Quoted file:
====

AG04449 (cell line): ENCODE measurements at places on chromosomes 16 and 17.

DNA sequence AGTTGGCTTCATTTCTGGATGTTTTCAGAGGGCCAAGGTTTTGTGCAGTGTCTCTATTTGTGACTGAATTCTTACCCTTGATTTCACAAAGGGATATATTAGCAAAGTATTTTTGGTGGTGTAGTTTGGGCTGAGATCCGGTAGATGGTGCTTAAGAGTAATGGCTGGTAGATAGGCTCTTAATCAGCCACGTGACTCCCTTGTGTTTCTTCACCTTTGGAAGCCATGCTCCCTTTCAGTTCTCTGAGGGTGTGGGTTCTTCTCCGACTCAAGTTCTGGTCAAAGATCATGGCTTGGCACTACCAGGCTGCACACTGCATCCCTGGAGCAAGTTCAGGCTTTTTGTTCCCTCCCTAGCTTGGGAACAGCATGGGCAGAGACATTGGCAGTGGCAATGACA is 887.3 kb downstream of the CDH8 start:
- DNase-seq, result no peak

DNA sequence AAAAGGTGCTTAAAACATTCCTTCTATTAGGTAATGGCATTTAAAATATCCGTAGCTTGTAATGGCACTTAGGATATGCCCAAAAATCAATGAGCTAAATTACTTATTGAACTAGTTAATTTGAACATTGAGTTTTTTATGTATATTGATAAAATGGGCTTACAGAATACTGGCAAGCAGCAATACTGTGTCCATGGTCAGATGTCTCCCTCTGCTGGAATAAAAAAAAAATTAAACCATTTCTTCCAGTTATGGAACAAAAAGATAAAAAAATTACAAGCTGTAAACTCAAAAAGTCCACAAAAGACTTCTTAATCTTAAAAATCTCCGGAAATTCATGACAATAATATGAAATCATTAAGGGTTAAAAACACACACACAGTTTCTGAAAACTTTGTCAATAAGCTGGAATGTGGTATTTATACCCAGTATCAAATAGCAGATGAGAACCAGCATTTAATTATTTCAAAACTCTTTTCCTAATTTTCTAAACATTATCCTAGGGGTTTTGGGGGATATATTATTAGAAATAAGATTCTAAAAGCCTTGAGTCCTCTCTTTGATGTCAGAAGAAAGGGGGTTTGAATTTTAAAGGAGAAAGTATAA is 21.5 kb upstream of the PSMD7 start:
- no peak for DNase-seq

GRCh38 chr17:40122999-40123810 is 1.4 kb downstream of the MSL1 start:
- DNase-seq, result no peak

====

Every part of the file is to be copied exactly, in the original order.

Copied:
AG04449 (cell line): ENCODE measurements at places on chromosomes 16 and 17.

DNA sequence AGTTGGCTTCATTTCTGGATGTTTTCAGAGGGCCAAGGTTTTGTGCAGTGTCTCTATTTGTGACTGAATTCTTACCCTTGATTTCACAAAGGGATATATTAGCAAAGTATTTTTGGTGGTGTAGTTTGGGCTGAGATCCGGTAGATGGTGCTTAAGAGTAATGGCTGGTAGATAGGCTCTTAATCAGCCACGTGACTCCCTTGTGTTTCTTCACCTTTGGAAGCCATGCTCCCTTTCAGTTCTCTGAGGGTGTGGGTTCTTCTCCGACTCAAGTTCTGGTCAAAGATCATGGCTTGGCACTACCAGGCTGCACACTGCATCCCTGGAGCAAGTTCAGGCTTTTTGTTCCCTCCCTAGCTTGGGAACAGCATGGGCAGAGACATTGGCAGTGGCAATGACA is 887.3 kb downstream of the CDH8 start:
- DNase-seq, result no peak

DNA sequence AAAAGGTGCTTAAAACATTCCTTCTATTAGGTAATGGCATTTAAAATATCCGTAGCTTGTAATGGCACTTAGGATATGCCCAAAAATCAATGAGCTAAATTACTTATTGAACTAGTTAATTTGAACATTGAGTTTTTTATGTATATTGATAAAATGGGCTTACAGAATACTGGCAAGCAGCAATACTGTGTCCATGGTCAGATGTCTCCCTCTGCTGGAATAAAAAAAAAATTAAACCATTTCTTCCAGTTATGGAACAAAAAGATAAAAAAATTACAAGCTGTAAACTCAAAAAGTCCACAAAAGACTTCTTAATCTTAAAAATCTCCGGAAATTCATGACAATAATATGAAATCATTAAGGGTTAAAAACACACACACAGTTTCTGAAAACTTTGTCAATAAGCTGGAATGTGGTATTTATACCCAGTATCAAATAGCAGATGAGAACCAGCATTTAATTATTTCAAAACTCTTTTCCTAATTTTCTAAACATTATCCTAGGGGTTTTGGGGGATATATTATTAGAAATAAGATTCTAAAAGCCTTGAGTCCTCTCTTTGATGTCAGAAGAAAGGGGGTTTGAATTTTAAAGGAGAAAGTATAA is 21.5 kb upstream of the PSMD7 start:
- no peak for DNase-seq

GRCh38 chr17:40122999-40123810 is 1.4 kb downstream of the MSL1 start:
- DNase-seq, result no peak